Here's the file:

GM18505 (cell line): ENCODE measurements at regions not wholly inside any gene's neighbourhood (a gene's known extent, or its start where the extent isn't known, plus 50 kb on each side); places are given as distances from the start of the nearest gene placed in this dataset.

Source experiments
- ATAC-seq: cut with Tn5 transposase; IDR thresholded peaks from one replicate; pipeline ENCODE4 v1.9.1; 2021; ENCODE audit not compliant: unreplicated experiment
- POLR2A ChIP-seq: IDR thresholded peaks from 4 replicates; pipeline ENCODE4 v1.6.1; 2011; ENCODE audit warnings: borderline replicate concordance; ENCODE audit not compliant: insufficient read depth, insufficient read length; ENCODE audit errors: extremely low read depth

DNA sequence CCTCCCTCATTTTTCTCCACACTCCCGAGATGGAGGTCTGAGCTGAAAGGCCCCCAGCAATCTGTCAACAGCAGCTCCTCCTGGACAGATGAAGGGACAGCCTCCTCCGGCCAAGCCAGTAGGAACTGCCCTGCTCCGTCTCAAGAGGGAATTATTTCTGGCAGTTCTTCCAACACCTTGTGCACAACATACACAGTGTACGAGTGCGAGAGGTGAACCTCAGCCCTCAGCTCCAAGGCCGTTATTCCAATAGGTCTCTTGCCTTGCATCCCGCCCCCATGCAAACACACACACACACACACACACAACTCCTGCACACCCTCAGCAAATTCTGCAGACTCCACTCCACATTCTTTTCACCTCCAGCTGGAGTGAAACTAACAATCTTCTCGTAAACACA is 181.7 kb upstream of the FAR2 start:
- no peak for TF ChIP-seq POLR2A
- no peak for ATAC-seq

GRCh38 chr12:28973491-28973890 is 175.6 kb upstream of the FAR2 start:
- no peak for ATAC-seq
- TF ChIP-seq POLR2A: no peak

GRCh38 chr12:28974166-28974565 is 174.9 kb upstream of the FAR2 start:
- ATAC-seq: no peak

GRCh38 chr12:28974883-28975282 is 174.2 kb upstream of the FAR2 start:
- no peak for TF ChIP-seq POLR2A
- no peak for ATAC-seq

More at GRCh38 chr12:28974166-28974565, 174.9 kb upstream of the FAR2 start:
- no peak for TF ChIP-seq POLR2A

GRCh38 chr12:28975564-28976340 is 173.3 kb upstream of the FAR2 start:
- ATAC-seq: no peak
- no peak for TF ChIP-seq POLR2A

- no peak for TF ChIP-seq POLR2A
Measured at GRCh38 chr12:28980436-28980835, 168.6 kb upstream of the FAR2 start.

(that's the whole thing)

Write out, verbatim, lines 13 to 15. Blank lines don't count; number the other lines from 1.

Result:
GRCh38 chr12:28974883-28975282 is 174.2 kb upstream of the FAR2 start:
- no peak for TF ChIP-seq POLR2A
- no peak for ATAC-seq